Recovering from a stroke is a challenging experience.
Two of the seven crucial steps to stroke recovery are ‘Exercise & Mobility’ and ‘Social Interaction & Recreation’. Next Steps is a fun, friendly walking group for stroke survivors throughout British Columbia that helps you set goals and stay motivated during recovery. Groups meet once a week to keep active, maintain mobility and socialize with other stroke survivors in the community.
Members walk at their own pace and distance in a safe indoor mall, with easy access to washrooms, seating areas and other amenities. Next Steps can also link you with valuable resources to support your recovery and help manage life after a stroke.
“I really like the great support.
I have made new friends."
“My walking has really improved
and I feel so much stronger!”
Capilano Mall, 935 Marine Dr., North Vancouver
Fridays 9:15 a.m. - 11:30 a.m. (*No program in August)
Kingsgate Mall, 370 Broadway E, Vancouver
Mondays 9:00 a.m. - 10:30 a.m.
Oakridge Centre, 650 W 41st Ave, Vancouver
Thursdays 8:00 a.m. - 9:30 a.m.
Tsawwassen Mills, 5000 Canoe Pass Way, Delta
Wednesdays 9:30 a.m. - 11:00 a.m.
Please download and fill out the Walker Information Release Forms prior to joining a Next Steps group:
Contact us for more information:
March of Dimes Canada
301-1212 West Broadway, Vancouver, BC V6H 3V1
The 7 Steps to Stroke Recovery
Exercise and Mobility
Physical activity plays an important role in helping a survivor regain function after
stroke and in maintaining general health. Set specific and achievable goals that are tailored to the current situation.
Communication and Language
Some stroke survivors develop aphasia, a speech and language impairment that can
affect understanding, listening, speaking, reading and writing. Over time, most stroke survivors will improve their ability to communicate. Be patient and say one thing at a time.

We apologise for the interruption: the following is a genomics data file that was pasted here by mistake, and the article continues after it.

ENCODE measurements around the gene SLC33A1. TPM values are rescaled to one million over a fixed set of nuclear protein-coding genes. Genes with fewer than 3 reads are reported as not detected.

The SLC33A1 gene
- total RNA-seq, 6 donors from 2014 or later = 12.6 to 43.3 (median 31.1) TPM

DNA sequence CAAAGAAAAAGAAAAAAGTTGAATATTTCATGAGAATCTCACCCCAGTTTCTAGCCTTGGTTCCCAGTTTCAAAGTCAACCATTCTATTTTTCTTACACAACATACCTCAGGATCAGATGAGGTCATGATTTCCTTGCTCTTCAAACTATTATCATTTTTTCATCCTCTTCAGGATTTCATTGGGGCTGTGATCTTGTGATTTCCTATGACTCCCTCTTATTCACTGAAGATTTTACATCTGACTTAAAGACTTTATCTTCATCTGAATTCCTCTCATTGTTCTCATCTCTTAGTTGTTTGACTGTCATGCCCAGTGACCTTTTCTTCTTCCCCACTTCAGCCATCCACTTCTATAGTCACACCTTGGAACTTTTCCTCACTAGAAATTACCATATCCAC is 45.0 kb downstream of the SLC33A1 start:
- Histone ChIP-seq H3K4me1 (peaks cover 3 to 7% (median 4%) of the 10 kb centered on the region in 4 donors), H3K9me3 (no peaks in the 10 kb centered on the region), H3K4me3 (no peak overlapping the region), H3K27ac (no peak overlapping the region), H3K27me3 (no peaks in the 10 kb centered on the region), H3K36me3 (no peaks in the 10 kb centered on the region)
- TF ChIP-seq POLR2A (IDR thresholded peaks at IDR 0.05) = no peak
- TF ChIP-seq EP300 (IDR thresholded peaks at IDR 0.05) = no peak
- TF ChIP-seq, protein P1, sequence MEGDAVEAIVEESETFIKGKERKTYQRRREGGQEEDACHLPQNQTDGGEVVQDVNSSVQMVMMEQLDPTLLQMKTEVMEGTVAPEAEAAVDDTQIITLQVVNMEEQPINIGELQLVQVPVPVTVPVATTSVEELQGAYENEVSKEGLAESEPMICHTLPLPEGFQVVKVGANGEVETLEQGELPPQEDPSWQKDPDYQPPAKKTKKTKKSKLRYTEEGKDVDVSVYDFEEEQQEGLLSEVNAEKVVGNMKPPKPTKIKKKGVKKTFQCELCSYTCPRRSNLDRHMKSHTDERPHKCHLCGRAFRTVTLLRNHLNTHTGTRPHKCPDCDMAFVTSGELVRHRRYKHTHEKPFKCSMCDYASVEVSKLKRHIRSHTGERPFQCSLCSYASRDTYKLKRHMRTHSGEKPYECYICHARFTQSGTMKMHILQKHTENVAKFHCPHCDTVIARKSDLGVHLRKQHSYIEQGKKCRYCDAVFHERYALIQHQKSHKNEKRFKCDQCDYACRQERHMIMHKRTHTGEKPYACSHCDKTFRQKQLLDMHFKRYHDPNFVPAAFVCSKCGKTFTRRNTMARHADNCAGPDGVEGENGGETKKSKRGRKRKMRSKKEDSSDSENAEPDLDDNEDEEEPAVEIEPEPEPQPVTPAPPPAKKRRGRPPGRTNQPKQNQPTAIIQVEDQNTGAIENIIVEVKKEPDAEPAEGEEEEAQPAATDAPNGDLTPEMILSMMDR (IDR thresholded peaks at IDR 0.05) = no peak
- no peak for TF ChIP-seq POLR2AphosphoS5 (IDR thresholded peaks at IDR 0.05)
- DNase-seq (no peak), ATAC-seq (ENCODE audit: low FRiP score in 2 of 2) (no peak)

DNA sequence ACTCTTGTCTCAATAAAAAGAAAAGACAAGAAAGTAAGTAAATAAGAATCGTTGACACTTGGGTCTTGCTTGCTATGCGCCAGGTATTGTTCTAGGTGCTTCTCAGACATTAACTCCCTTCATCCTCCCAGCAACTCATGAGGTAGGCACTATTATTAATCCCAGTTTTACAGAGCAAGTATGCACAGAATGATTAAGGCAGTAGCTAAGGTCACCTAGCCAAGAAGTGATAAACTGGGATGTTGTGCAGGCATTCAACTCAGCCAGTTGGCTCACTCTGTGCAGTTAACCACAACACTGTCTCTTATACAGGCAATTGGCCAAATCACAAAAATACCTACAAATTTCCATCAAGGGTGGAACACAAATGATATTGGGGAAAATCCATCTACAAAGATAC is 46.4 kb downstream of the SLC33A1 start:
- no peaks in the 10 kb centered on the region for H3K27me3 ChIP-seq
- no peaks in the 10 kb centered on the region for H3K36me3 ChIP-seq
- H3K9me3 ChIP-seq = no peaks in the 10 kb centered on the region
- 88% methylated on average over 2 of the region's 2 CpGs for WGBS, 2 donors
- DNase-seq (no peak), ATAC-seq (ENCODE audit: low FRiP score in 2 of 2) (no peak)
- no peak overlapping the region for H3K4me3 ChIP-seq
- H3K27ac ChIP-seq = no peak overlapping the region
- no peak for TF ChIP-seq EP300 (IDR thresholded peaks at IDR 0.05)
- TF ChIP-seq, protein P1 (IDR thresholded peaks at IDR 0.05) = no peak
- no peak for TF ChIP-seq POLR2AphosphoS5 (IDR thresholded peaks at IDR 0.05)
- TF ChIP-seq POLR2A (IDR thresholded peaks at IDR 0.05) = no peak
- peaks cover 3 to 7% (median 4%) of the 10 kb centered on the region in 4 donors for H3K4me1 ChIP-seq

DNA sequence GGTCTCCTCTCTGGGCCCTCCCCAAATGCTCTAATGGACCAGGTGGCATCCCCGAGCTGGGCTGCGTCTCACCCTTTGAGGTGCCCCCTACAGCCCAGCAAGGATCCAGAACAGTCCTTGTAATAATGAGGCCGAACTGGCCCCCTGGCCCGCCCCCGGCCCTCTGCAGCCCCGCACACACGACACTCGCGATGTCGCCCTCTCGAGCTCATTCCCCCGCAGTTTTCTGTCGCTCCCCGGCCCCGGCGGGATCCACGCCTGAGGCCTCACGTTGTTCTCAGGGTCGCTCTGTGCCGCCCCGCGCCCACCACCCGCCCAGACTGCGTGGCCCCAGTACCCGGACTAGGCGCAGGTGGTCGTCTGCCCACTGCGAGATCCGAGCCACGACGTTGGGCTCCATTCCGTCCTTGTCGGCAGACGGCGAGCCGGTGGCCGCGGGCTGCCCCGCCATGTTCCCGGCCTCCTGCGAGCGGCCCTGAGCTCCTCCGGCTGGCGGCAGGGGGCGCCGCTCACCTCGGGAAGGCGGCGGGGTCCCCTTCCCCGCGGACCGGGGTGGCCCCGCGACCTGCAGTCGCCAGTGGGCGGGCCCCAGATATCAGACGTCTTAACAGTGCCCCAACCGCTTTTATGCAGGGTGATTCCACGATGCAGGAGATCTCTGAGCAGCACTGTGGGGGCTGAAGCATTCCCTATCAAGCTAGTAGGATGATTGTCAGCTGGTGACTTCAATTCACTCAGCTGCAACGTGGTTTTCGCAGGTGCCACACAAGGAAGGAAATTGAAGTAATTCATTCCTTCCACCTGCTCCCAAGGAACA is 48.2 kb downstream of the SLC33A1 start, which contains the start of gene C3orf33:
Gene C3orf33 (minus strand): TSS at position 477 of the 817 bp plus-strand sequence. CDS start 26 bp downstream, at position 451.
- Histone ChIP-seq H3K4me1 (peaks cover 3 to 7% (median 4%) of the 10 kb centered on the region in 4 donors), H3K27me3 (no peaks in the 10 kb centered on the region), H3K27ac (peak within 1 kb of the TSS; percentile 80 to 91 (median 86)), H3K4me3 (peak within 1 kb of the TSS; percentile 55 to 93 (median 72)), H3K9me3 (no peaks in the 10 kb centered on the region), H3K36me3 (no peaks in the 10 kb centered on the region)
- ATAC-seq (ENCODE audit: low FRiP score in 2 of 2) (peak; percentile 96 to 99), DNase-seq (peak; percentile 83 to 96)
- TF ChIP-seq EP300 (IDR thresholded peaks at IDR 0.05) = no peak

Social Interaction and Recreation
Many stroke survivors have difficulties reclaiming their social lives, but it is possible and should become an intentional goal. Do not be afraid to ask for help. Consider attending a support group or walking program to stay active and social.
Thinking, Memory and Perception
Most stroke survivors experience some cognitive effects, either temporarily or
permanently. They may find it hard to remember things or pay attention. Change habits and routines as needed to adapt to your new situation.
No stroke survivor or caregiver should feel they need to handle the entire situation by
themselves. Joining a support group can help you solve problems and find answers to your questions, boost your morale, and provide a supportive environment to express your emotions.
Encouraging healthy eating habits helps to promote the best recovery possible.
The healthier a stroke survivor is, the better equipped they will be t o cope with their symptoms and recovery.
System and Resource Navigation
Finding the right services and support is a critical step that will immensely enhance a
stroke survivor’s recovery and well-being. Speak with your healthcare provider about how best to access services in your area.
WE CAN HELP YOU
TAKE YOUR NEXT STEPS
Next Steps community-based walking program was first developed by GF Strong Rehabiliation Centre. It is supported by Stroke Recovery Canada®, a program of March of Dimes Canada, Stroke Recovery Association of British Columbia, Delta Stroke Recovery Society and North Shore Stroke Recovery Centre.